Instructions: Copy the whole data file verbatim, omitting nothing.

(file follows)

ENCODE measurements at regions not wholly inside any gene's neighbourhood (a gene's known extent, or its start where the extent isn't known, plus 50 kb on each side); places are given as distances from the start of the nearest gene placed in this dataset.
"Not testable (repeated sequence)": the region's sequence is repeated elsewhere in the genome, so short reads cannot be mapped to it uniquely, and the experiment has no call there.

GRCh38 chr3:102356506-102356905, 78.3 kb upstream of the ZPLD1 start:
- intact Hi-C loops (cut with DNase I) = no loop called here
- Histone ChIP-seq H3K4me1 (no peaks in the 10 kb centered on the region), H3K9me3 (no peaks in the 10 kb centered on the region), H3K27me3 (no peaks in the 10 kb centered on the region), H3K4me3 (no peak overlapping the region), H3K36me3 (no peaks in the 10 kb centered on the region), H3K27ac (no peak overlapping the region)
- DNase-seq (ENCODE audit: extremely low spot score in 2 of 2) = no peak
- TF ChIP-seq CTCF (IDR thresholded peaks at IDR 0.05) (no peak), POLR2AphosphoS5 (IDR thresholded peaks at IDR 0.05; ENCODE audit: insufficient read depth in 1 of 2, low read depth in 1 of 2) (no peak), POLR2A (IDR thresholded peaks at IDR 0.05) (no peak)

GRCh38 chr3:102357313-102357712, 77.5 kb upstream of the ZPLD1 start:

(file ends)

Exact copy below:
ENCODE measurements at regions not wholly inside any gene's neighbourhood (a gene's known extent, or its start where the extent isn't known, plus 50 kb on each side); places are given as distances from the start of the nearest gene placed in this dataset.
"Not testable (repeated sequence)": the region's sequence is repeated elsewhere in the genome, so short reads cannot be mapped to it uniquely, and the experiment has no call there.

GRCh38 chr3:102356506-102356905, 78.3 kb upstream of the ZPLD1 start:
- intact Hi-C loops (cut with DNase I) = no loop called here
- Histone ChIP-seq H3K4me1 (no peaks in the 10 kb centered on the region), H3K9me3 (no peaks in the 10 kb centered on the region), H3K27me3 (no peaks in the 10 kb centered on the region), H3K4me3 (no peak overlapping the region), H3K36me3 (no peaks in the 10 kb centered on the region), H3K27ac (no peak overlapping the region)
- DNase-seq (ENCODE audit: extremely low spot score in 2 of 2) = no peak
- TF ChIP-seq CTCF (IDR thresholded peaks at IDR 0.05) (no peak), POLR2AphosphoS5 (IDR thresholded peaks at IDR 0.05; ENCODE audit: insufficient read depth in 1 of 2, low read depth in 1 of 2) (no peak), POLR2A (IDR thresholded peaks at IDR 0.05) (no peak)

GRCh38 chr3:102357313-102357712, 77.5 kb upstream of the ZPLD1 start: